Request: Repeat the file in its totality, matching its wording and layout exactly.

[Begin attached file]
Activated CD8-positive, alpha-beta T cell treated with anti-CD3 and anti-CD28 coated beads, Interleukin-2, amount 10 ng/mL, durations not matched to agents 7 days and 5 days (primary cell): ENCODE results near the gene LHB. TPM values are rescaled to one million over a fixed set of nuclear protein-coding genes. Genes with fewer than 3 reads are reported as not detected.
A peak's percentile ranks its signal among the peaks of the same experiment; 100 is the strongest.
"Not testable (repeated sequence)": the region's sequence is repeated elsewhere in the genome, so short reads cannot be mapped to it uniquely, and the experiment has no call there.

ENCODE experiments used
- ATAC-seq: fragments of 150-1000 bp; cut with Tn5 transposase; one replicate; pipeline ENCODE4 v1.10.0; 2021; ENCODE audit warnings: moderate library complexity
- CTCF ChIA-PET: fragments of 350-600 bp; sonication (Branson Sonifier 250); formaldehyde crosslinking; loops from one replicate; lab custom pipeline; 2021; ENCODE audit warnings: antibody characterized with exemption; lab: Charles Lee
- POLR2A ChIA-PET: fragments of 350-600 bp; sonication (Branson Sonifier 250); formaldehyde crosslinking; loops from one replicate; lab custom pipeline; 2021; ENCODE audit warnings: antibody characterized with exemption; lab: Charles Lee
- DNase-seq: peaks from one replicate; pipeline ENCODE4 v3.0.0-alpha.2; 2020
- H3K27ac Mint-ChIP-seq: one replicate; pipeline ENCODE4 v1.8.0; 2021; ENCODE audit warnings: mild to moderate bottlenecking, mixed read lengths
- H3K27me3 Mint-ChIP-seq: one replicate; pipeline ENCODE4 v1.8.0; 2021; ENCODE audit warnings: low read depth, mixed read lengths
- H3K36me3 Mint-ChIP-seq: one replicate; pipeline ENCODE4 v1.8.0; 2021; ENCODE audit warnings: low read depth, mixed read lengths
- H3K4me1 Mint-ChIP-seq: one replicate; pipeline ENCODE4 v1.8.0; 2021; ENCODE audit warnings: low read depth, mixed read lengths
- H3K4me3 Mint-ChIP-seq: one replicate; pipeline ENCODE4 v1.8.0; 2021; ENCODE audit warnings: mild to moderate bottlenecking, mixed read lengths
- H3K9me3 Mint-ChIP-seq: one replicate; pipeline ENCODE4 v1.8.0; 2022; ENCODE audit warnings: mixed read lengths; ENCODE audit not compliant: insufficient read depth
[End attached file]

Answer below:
Activated CD8-positive, alpha-beta T cell treated with anti-CD3 and anti-CD28 coated beads, Interleukin-2, amount 10 ng/mL, durations not matched to agents 7 days and 5 days (primary cell): ENCODE results near the gene LHB. TPM values are rescaled to one million over a fixed set of nuclear protein-coding genes. Genes with fewer than 3 reads are reported as not detected.
A peak's percentile ranks its signal among the peaks of the same experiment; 100 is the strongest.
"Not testable (repeated sequence)": the region's sequence is repeated elsewhere in the genome, so short reads cannot be mapped to it uniquely, and the experiment has no call there.

ENCODE experiments used
- ATAC-seq: fragments of 150-1000 bp; cut with Tn5 transposase; one replicate; pipeline ENCODE4 v1.10.0; 2021; ENCODE audit warnings: moderate library complexity
- CTCF ChIA-PET: fragments of 350-600 bp; sonication (Branson Sonifier 250); formaldehyde crosslinking; loops from one replicate; lab custom pipeline; 2021; ENCODE audit warnings: antibody characterized with exemption; lab: Charles Lee
- POLR2A ChIA-PET: fragments of 350-600 bp; sonication (Branson Sonifier 250); formaldehyde crosslinking; loops from one replicate; lab custom pipeline; 2021; ENCODE audit warnings: antibody characterized with exemption; lab: Charles Lee
- DNase-seq: peaks from one replicate; pipeline ENCODE4 v3.0.0-alpha.2; 2020
- H3K27ac Mint-ChIP-seq: one replicate; pipeline ENCODE4 v1.8.0; 2021; ENCODE audit warnings: mild to moderate bottlenecking, mixed read lengths
- H3K27me3 Mint-ChIP-seq: one replicate; pipeline ENCODE4 v1.8.0; 2021; ENCODE audit warnings: low read depth, mixed read lengths
- H3K36me3 Mint-ChIP-seq: one replicate; pipeline ENCODE4 v1.8.0; 2021; ENCODE audit warnings: low read depth, mixed read lengths
- H3K4me1 Mint-ChIP-seq: one replicate; pipeline ENCODE4 v1.8.0; 2021; ENCODE audit warnings: low read depth, mixed read lengths
- H3K4me3 Mint-ChIP-seq: one replicate; pipeline ENCODE4 v1.8.0; 2021; ENCODE audit warnings: mild to moderate bottlenecking, mixed read lengths
- H3K9me3 Mint-ChIP-seq: one replicate; pipeline ENCODE4 v1.8.0; 2022; ENCODE audit warnings: mixed read lengths; ENCODE audit not compliant: insufficient read depth